'That's one of the bigger challenges we aim to resolve as early as possible,' said Lyasoff.
The company thinks one way it could work would be for group vehicles, similar to car-sharing.
'We believe that global demand for this category of aircraft can support fleets of millions of vehicles worldwide,' Lyasoff said.
'In as little as ten years, we could have products on the market that revolutionise urban travel for millions of people.'

The conceptual renders suggest that the air taxis will take off and land vertically, as there are helicopter-like struts, and tilting wings each with four electric motors
The conceptual renders suggest that the air taxis will take off and land vertically, as there are helicopter-like struts, and tilting wings each with four electric motors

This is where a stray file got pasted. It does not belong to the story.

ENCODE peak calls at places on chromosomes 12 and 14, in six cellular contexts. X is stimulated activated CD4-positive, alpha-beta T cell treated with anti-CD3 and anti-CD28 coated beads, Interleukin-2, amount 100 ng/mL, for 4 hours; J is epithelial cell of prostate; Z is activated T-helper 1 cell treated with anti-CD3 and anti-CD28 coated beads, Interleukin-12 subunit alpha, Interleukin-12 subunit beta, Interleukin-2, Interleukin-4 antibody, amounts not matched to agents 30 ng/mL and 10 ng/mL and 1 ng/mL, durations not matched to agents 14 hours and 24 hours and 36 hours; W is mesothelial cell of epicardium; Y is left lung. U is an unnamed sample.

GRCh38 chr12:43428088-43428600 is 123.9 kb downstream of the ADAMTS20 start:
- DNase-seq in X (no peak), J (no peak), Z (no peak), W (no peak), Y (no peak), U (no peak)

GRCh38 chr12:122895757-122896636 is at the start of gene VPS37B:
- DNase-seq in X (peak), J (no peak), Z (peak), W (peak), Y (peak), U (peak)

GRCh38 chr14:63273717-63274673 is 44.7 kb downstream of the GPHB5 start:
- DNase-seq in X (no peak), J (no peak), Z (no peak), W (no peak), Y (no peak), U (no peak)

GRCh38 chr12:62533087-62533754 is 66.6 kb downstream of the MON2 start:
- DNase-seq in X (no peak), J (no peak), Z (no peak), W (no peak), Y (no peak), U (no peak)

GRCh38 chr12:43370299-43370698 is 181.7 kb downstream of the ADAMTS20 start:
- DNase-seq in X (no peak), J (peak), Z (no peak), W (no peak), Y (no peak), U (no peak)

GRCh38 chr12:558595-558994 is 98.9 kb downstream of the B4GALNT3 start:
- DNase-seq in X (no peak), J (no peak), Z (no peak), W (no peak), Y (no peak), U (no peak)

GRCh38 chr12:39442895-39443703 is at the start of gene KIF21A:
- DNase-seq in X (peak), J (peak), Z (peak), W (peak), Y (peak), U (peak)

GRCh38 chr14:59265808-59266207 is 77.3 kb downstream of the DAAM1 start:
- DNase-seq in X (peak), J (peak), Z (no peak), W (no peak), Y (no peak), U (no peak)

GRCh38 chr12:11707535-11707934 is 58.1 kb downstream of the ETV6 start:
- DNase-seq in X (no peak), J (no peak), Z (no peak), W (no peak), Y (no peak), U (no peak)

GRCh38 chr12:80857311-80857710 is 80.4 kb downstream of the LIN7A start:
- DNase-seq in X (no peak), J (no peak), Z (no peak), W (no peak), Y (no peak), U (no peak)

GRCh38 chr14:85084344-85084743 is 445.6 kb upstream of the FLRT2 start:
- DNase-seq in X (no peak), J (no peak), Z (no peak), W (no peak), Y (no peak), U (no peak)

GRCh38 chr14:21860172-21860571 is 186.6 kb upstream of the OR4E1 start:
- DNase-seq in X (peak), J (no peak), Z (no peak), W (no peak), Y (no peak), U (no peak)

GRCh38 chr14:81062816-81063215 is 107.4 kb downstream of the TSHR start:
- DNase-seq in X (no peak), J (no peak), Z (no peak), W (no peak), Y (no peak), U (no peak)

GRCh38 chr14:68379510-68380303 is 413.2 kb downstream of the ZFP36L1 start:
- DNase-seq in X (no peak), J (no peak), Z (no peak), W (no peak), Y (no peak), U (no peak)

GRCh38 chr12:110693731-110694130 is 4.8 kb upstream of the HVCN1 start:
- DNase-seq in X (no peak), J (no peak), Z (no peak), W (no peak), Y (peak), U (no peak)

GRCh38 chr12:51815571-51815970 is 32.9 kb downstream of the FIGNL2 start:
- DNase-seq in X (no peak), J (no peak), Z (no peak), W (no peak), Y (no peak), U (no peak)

The team at Vahana aims to have a full-sized prototype in the air by the end of 2017 and a model for sale on the market by 2020. Airbus noted last year that one of Vahana's first projects will be working with Uber to create a new business model for helicopter operators
The team at Vahana aims to have a full-sized prototype in the air by the end of 2017 and a model for sale on the market by 2020. Airbus noted last year that one of Vahana's first projects will be working with Uber to create a new business model for helicopter operators


Officially underway since February, the project’s team of internal and external developers and partners have agreed on a vehicle design and is beginning to build and test vehicle subsystems.
As well as flying taxis, Airbus is also creating an electric, autonomous helicopter in a plan called Project Vahana.
The idea is that the helicopter can be used for both commercial and personal use.
Airbus hopes to conduct its first flight tests on the University of Singapore campus by 2017.